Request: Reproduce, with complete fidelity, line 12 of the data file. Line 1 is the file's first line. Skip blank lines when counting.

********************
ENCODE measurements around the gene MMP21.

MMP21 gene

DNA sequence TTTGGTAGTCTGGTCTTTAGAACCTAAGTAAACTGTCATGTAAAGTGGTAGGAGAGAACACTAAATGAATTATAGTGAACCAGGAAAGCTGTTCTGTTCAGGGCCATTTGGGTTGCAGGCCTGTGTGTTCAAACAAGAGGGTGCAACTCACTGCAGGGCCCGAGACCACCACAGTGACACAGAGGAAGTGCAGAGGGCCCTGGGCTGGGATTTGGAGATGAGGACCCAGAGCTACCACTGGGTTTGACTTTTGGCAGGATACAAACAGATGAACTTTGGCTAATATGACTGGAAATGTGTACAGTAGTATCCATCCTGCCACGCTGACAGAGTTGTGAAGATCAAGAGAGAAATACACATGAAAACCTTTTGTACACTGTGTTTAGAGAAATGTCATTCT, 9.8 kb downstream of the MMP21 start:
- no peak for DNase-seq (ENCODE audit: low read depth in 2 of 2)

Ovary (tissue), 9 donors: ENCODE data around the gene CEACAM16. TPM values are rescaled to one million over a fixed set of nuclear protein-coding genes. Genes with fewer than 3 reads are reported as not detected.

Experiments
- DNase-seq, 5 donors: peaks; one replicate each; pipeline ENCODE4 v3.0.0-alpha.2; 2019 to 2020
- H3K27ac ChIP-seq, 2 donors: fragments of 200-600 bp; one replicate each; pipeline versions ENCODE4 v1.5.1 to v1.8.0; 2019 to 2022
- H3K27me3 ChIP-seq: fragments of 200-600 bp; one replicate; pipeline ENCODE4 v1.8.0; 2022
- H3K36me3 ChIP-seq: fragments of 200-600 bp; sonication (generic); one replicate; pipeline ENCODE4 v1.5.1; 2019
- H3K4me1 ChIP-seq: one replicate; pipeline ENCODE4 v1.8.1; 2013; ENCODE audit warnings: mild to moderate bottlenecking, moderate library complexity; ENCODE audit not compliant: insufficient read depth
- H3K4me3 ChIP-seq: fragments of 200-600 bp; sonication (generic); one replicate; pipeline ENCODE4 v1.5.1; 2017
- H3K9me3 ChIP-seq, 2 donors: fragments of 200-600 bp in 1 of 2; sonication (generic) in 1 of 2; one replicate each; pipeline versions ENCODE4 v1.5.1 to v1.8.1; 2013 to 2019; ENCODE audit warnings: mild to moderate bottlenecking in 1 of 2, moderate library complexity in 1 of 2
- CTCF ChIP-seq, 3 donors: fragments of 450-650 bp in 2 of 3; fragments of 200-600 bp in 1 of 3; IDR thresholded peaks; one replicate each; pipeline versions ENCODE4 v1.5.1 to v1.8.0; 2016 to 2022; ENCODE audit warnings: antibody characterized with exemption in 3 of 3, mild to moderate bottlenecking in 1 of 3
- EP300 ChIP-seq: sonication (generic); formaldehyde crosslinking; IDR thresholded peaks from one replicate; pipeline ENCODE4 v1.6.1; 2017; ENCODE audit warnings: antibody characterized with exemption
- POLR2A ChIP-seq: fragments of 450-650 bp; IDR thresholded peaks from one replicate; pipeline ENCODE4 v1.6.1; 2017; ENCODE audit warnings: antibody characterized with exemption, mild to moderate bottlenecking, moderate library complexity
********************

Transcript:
- H3K4me3 ChIP-seq: fragments of 200-600 bp; sonication (generic); one replicate; pipeline ENCODE4 v1.5.1; 2017